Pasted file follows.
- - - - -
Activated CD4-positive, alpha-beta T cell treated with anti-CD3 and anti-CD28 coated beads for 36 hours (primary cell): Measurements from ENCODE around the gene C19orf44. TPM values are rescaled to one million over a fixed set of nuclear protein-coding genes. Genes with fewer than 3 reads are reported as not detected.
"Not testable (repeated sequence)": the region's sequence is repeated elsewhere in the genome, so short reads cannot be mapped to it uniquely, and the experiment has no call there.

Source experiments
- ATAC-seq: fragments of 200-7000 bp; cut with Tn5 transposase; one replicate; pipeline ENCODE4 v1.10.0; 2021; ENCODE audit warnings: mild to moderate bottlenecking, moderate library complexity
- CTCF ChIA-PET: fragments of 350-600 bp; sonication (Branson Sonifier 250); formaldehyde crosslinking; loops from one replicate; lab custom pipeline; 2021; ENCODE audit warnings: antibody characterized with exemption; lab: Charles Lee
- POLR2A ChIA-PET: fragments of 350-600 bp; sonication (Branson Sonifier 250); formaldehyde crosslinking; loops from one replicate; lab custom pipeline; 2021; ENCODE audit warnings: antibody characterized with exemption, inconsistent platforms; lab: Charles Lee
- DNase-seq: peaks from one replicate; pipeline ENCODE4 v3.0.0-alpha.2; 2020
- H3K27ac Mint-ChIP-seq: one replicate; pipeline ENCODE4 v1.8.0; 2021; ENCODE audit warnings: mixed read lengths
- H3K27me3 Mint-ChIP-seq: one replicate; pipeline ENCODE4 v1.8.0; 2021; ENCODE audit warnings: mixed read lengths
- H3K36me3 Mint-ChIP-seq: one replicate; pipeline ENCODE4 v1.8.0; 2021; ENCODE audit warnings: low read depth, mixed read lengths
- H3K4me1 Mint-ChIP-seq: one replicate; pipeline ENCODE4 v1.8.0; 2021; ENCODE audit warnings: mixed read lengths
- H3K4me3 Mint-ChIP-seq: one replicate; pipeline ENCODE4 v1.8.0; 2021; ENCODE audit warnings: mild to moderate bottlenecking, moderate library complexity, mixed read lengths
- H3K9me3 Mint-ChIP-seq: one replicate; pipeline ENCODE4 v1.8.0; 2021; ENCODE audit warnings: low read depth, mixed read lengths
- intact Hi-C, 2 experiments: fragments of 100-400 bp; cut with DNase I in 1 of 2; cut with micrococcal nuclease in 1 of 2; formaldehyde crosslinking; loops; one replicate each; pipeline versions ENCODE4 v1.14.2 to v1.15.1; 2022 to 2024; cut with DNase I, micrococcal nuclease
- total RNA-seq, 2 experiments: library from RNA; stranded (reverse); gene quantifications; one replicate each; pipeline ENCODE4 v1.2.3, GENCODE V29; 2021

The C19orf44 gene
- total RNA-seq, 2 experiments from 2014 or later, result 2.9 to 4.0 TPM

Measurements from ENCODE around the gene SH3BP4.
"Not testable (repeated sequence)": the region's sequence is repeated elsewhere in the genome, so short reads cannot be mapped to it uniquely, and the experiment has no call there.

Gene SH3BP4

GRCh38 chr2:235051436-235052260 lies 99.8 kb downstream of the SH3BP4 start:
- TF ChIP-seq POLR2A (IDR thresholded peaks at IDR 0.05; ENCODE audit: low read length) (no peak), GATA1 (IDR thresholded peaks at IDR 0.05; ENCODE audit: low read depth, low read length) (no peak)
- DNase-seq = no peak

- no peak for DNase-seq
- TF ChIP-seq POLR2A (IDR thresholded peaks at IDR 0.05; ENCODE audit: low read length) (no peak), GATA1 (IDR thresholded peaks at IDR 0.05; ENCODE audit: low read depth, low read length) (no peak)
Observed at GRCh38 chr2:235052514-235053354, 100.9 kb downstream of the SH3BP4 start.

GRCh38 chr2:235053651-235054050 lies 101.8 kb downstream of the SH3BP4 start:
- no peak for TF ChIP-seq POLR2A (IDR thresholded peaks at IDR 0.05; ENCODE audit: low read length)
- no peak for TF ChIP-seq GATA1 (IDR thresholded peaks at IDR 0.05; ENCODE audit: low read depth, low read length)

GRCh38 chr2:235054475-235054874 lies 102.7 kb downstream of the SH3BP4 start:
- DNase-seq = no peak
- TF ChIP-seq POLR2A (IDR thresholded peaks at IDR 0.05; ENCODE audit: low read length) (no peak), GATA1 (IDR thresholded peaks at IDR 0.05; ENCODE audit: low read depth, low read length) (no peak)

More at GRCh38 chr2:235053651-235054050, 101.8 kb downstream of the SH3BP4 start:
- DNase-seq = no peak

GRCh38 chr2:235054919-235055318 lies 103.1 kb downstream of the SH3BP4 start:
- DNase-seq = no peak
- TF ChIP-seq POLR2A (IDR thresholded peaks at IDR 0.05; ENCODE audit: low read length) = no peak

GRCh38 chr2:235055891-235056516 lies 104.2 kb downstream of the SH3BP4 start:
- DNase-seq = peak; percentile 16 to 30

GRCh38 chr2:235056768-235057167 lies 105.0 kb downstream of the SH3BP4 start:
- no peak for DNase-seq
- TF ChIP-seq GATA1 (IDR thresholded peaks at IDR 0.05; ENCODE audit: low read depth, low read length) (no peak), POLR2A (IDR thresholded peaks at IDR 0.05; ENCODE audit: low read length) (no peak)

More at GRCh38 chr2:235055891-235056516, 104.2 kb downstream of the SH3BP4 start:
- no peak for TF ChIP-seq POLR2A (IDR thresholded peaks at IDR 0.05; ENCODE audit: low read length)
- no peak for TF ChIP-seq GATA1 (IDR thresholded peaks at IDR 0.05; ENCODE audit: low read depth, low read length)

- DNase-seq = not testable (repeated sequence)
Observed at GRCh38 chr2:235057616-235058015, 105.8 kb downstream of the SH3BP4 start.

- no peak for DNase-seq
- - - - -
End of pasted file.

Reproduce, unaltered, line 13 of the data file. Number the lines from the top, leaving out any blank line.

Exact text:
- H3K9me3 Mint-ChIP-seq: one replicate; pipeline ENCODE4 v1.8.0; 2021; ENCODE audit warnings: low read depth, mixed read lengths